08 August 2019

Queen Marie-Jose's Turquoise Parure

MEHDI FEDOUACH/AFP/Getty Images

Yesterday, we discussed jewels stolen from Emanuele Filiberto of Savoy, son of one of the pretenders to the Italian throne. Today, we've got a closer look at a suite of jewels that belonged to his grandmother: Marie-Jose of Belgium, the last Queen of Italy.




Christie's

The gorgeous set of diamond and turquoise jewels dates to the 1830s, and its design is definitely typical of the era. The set includes a pair of girandole-style earrings, a necklace with pendants, and a grand devant de corsage.


MEHDI FEDOUACH/AFP/Getty Images

A pair of identical diamond and turquoise bracelets are also included in the set, which is worn above by a model in 2007. Like many suites of jewels from this era, the pieces can be rearranged to be worn in various alternate configurations. The bracelets can be combined to make a choker necklace, while the set's necklace can be transformed into a tiara.


The Countess of Flanders, ca. 1879 (Wikimedia Commons)

The first documented royal owner of the jewels was the Countess of Flanders, who was born Princess Marie of Hohenzollern-Sigmaringen. She joined the Belgian royal family in 1867, when she wed the Count of Flanders, who was the second son of King Leopold I and Queen Louise.


King Albert I and Queen Elisabeth of Belgium, ca. 1909 (Wikimedia Commons)

The Belgian throne eventually passed to Albert, the younger son of the Count and Countess of Flanders. The turquoises were also inherited by Albert and his wife, Elisabeth.


Umberto and Marie-Jose during their engagement, 1929 (Wikimedia Commons)

In 1930, Albert and Elisabeth passed the suite of jewels to the next generation, offering it as a wedding gift to their only daughter, Princess Marie-Jose. She married Crown Prince Umberto of Italy in January 1930. (You can read my extensive write-up on their wedding festivities over here!) For a ball held two nights before the wedding, Marie-Jose wore the turquoises with a custom-made gown by an Italian couturier, Ventura. According to later auction notes, the dress featured "a royal train, embroidered in silver thread with flowers entwined with the Savoy knot, to match the parure." The princess arranged the necklace fashionably as a bandeau-style tiara for the occasion, similar to the bandeaux worn in the engagement portrait above.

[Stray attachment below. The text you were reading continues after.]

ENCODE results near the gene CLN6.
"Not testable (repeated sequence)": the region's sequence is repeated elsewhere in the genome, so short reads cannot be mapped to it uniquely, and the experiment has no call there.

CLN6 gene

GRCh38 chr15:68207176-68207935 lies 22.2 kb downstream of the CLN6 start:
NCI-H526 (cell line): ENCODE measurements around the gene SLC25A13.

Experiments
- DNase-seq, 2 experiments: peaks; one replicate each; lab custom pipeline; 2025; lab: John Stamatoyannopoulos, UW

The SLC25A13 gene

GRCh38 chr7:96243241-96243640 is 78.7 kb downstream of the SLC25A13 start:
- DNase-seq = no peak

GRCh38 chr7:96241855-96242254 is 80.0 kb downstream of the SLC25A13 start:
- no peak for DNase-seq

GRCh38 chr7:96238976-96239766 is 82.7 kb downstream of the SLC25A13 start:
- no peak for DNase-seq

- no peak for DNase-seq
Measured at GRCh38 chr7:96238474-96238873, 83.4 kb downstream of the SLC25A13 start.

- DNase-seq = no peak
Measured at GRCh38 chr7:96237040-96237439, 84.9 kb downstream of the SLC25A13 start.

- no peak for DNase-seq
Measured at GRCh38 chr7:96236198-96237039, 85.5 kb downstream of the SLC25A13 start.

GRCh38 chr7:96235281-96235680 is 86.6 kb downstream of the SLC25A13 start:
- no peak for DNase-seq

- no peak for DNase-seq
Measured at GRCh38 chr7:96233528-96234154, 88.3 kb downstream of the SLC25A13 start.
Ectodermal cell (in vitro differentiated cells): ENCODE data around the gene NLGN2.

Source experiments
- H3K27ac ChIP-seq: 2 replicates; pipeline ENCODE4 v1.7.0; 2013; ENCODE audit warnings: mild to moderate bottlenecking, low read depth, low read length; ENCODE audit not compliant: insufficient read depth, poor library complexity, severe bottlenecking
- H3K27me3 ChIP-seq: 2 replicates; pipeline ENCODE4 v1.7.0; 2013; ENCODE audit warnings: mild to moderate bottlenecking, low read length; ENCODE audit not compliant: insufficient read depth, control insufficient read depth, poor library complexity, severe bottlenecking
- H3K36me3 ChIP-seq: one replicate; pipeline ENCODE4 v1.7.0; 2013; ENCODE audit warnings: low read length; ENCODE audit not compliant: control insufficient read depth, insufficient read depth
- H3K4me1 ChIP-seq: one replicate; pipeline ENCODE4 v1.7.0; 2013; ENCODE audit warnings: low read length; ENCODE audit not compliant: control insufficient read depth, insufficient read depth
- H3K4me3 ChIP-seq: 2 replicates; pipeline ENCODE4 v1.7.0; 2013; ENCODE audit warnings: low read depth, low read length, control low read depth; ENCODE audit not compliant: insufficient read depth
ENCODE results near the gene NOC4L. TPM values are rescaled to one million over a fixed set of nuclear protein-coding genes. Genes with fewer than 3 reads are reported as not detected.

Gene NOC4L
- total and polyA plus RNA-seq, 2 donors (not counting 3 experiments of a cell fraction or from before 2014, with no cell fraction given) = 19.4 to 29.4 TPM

MEHDI FEDOUACH/AFP/Getty Images

The parure remained in Marie-Jose's jewelry box for the rest of her life, which famously featured a month-long tenure as Queen of Italy. After her death in 2001, many of her jewels were sold at auction. In June 2007, the turquoises were sold at Christie's in London. The lot notes from the sale described the set as "a fine antique turquoise and diamond parure consisting of a necklace designed as a series of graduated oval turquoise and old-cut diamond clusters, each suspending a similar drop to the diamond collet spacers, the six main diamonds can be unscrewed; a pair of bracelets with detachable clasps, can be worn as a choker; a pendent brooch and two pendants en suite, mounted in silver and gold."


MEHDI FEDOUACH/AFP/Getty Images

Estimates for the parure were set between 30,000 and 40,000 pounds, but when the hammer fell, the suite sold for three times more, fetching 120,000 pounds.